Ringwork in Dallam Park 380m south east of Dallam Tower


Heritage Category:
Scheduled Monument
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Ordnance survey map of Ringwork in Dallam Park 380m south east of Dallam Tower
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The building or site itself may lie within the boundary of more than one authority.

South Lakeland (District Authority)
National Grid Reference:
SD 49361 80817

Reasons for Designation

Ringworks are medieval fortifications built and occupied from the late Anglo-Saxon period to the later 12th century. They comprised a small defended area containing buildings which was surrounded or partly surrounded by a substantial ditch and a bank surmounted by a timber palisade or, rarely, a stone wall. Occasionally a more lightly defended embanked enclosure, the bailey, adjoined the ringwork. Ringworks acted as strongholds for military operations and in some cases as defended aristocratic or manorial settlements. They are rare nationally with only 200 recorded examples and less than 60 with baileys. As such, and as one of a limited number and very restricted range of Anglo-Saxon and Norman fortifications, ringworks are of particular significance to our understanding of the period.

The ringwork on Castle Hill in Dallam Park 380m south east of Dallam Tower is a rare example of this class of monument in north west England and despite the absence of an obvious defensive ditch it survives reasonably well. It is considered to be the forerunner of the nearby Dallam Tower, a 14th century stronghold, and as such attests to the military importance of this area during the later medieval period.


The monument includes a medieval ringwork located in Dallam Park on a prominent hilltop known as Castle Hill 380m south east of Dallam Tower. It is strategically situated to overlook the lowest bridging point of the River Bela and the village of Milnthorpe. Although no documentary evidence exists relating to the construction of the ringwork it is thought to be a precursor to the 14th century Dallam Tower.

The ringwork includes a sub-circular earth and stone mound measuring up to 42m east-west by 35m north-south. It has a flat top which has been created by raising the mound above the surrounding landscape only slightly on the north side but between 2m and 4m elsewhere. The top of the mound measures 27m by 22m and it contains an earth and stone bank up to 0.35m high around its eastern, southern and western edges. The monument lies within land on the Parks and Gardens Register where it is known as Dallam Tower, GD1655.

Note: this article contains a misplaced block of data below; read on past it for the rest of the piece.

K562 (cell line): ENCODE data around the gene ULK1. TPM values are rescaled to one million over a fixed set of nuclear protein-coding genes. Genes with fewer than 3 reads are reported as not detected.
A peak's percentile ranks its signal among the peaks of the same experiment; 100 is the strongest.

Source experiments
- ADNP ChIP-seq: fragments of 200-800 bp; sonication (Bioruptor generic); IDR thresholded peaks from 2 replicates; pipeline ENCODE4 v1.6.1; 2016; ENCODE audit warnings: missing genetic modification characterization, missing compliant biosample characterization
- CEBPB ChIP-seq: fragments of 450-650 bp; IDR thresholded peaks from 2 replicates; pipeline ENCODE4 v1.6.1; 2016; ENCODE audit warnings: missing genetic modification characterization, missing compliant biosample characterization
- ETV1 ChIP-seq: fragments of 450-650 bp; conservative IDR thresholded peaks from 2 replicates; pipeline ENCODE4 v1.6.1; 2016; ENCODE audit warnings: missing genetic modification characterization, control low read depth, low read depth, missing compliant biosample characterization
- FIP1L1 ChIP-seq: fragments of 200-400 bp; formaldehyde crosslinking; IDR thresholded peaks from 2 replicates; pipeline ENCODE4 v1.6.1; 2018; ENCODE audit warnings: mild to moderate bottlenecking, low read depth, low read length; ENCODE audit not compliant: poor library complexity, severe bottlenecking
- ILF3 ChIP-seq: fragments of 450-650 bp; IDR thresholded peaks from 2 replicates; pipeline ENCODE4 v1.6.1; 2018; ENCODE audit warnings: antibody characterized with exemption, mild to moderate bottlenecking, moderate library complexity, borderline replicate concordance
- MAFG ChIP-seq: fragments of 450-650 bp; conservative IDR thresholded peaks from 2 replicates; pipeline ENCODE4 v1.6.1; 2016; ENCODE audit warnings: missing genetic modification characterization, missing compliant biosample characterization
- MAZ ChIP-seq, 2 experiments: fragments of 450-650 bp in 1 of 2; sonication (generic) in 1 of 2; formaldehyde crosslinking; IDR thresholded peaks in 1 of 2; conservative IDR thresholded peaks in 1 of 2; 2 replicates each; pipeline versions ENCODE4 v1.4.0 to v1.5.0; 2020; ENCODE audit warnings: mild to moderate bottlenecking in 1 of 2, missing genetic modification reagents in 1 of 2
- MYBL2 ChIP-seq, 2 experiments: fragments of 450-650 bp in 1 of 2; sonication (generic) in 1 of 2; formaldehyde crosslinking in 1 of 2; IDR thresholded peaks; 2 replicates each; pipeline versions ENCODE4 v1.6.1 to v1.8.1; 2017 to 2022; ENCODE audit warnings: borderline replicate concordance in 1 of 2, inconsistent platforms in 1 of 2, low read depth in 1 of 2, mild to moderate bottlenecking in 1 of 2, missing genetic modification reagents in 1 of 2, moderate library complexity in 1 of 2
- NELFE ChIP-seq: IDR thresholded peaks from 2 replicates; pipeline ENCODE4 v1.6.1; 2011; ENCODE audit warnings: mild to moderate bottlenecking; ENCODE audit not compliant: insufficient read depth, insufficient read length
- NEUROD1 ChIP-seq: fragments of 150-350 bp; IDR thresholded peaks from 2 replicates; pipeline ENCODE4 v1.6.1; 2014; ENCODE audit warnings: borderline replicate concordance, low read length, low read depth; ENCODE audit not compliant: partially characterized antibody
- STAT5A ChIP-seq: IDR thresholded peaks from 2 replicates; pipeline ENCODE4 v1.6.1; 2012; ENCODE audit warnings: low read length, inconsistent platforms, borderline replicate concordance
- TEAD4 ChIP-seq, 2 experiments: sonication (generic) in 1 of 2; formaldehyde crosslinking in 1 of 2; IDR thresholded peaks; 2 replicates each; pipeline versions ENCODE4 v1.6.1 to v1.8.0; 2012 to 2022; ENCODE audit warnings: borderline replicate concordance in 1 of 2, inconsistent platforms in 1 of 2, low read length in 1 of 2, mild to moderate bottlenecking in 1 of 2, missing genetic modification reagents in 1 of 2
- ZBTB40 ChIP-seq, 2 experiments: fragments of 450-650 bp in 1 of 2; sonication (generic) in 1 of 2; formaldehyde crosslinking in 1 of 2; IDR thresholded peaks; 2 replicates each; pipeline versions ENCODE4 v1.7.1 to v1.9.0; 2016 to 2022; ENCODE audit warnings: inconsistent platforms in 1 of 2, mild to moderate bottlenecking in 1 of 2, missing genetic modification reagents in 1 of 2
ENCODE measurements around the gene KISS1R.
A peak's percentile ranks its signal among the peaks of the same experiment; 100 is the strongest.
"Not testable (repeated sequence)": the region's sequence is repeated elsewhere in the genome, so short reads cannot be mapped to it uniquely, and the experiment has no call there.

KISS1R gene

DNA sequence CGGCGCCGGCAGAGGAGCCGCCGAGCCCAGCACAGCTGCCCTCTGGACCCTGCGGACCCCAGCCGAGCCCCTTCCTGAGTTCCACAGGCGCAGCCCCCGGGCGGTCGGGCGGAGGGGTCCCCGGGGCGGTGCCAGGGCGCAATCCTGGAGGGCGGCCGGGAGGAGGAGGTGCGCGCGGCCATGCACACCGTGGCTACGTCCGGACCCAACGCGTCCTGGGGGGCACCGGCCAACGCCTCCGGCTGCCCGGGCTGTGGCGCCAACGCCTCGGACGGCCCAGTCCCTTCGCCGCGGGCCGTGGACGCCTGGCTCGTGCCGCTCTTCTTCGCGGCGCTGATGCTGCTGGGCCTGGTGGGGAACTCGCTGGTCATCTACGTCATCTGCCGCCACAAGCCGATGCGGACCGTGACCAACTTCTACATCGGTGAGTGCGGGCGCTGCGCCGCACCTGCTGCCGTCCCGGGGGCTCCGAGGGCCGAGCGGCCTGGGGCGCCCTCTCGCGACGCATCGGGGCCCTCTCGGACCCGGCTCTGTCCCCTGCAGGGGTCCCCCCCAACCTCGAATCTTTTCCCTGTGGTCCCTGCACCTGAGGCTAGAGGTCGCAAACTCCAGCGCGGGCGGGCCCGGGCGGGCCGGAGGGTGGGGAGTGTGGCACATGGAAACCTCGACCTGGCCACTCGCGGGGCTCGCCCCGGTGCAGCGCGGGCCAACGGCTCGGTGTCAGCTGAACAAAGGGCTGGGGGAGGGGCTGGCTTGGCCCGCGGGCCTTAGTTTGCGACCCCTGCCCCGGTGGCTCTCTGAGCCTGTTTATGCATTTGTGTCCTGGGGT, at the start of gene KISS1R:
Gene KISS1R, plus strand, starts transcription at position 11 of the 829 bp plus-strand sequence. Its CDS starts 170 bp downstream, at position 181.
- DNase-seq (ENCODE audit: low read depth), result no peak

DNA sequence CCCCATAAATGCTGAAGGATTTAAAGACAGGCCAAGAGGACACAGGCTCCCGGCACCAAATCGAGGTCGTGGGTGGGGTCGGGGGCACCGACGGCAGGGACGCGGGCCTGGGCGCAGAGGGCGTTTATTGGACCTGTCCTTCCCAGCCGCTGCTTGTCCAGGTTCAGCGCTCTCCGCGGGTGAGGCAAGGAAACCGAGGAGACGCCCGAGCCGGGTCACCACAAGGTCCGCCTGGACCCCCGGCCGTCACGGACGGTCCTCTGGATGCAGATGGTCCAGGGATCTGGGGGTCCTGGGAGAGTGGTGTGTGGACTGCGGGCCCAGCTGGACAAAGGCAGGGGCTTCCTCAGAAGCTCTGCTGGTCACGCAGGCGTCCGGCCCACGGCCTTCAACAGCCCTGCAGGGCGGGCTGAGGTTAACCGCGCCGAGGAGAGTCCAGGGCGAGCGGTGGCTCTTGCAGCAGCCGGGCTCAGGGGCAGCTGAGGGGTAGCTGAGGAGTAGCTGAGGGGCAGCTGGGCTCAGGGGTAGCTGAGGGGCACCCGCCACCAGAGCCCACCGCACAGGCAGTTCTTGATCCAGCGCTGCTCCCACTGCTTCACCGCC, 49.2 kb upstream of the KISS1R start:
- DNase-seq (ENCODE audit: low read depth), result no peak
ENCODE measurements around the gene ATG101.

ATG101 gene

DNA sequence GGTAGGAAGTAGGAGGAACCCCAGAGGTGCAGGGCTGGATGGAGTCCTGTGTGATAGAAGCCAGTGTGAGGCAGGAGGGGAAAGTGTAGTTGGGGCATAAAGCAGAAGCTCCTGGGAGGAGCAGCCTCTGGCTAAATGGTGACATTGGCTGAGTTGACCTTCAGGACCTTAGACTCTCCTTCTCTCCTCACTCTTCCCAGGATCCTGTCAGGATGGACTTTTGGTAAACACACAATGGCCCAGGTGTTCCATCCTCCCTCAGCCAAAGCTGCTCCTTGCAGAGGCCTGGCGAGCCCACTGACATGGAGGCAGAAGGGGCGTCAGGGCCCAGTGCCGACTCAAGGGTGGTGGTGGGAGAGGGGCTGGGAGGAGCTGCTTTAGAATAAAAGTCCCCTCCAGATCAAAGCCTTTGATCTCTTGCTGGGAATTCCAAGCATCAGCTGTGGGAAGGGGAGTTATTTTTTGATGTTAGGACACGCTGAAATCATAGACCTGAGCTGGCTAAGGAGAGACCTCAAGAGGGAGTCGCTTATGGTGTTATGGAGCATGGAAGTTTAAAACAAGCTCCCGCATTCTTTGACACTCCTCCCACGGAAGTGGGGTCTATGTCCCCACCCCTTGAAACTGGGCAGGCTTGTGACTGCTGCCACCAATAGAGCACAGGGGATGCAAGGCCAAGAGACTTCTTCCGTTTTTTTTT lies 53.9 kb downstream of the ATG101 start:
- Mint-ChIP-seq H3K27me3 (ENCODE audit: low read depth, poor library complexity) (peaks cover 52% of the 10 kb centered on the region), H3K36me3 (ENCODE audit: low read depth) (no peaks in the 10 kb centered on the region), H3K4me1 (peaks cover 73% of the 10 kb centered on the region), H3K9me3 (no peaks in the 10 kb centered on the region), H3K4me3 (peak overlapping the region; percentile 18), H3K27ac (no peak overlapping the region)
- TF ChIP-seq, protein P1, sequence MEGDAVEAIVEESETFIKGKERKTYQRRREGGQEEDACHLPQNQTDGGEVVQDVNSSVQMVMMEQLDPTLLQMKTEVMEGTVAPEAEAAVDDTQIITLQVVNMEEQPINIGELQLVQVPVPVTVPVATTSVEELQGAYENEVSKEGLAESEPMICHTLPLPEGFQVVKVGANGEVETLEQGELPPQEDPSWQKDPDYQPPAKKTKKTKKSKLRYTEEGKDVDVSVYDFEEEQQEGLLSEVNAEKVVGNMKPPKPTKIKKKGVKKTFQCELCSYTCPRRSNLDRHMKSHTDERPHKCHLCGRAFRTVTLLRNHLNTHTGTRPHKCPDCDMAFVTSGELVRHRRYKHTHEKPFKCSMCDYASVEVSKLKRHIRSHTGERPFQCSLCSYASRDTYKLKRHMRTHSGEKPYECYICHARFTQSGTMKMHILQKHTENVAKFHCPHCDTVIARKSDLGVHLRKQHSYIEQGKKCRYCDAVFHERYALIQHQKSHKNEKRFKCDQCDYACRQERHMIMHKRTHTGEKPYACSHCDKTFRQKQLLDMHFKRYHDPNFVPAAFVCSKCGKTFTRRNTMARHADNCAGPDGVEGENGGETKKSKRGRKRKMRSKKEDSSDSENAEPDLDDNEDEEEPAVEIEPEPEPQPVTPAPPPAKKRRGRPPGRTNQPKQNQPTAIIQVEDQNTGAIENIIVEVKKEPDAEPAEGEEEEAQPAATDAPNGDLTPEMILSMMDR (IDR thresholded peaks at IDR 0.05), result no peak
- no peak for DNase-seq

All posts and fencing surrounding young trees are excluded from the scheduling, although the ground beneath these features is included.

MAP EXTRACT The site of the monument is shown on the attached map extract. It includes a 2 metre boundary around the archaeological features, considered to be essential for the monument's support and preservation.


The contents of this record have been generated from a legacy data system.

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Books and journals
Curwen, J F, 'Trans Cumb & West Antiq & Arch Soc. Extra Ser.' in Castles and Towers of Cumb, West and Lancs N of the Sands, , Vol. XIII, (1913), 273
Oxford Archaeology North, , 'Oxford Archaeology North' in Fallen Tree, Dallam Tower Estate Cumbria, (2003), 1-7
AM7, Charlesworth, D, Earthwork in Dallam Park, (1971)
Parks and Gardens Register, Dallam Tower,
SMR No. 2492, Cumbria SMR, Earthwork in Dallam Park, Beetham, (1986)


This monument is scheduled under the Ancient Monuments and Archaeological Areas Act 1979 as amended as it appears to the Secretary of State to be of national importance. This entry is a copy, the original is held by the Department for Digital, Culture, Media and Sport.

End of official listing

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